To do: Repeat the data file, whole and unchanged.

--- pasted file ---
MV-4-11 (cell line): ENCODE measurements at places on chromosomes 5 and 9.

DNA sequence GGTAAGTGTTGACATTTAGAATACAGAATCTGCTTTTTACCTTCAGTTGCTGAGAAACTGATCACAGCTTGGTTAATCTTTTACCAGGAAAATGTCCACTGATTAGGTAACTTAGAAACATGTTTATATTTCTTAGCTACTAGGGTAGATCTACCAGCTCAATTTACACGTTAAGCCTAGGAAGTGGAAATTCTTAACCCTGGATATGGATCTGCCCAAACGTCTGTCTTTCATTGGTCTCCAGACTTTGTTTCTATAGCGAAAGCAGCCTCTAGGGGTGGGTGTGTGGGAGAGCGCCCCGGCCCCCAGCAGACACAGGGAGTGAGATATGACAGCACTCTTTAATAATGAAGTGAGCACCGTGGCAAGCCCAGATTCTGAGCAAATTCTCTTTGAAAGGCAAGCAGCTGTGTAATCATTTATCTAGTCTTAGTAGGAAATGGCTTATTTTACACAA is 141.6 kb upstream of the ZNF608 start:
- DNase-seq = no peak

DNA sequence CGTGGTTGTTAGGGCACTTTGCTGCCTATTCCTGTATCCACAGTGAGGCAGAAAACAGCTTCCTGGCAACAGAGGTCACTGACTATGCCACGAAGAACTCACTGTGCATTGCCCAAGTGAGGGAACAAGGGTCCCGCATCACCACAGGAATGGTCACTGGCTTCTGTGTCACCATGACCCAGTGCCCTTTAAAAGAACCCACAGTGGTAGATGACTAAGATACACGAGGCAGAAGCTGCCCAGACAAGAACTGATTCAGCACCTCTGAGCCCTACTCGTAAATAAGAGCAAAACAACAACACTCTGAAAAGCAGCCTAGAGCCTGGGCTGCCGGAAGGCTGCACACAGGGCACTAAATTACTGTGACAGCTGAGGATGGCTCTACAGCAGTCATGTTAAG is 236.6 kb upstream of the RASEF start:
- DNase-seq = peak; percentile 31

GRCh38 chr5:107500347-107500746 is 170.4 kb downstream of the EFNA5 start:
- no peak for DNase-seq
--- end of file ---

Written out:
MV-4-11 (cell line): ENCODE measurements at places on chromosomes 5 and 9.

DNA sequence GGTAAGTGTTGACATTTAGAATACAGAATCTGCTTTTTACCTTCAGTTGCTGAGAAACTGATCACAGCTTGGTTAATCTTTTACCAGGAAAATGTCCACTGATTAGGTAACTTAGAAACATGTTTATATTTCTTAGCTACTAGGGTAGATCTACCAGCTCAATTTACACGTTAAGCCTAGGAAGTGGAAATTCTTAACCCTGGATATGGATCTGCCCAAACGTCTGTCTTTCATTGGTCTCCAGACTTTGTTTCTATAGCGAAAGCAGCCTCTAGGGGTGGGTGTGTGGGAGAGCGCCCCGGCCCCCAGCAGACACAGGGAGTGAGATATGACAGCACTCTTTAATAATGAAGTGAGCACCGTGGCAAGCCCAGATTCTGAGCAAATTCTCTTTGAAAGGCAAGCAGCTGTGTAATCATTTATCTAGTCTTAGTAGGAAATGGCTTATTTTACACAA is 141.6 kb upstream of the ZNF608 start:
- DNase-seq = no peak

DNA sequence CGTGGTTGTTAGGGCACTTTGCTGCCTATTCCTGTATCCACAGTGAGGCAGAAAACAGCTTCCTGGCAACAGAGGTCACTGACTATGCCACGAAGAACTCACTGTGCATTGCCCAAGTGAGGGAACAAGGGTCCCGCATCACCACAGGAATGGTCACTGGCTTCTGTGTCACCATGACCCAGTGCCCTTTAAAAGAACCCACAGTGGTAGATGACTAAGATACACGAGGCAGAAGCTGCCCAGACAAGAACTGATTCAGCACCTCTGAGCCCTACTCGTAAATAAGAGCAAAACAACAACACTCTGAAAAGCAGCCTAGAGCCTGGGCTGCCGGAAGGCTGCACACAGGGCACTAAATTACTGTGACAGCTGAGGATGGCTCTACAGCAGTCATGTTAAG is 236.6 kb upstream of the RASEF start:
- DNase-seq = peak; percentile 31

GRCh38 chr5:107500347-107500746 is 170.4 kb downstream of the EFNA5 start:
- no peak for DNase-seq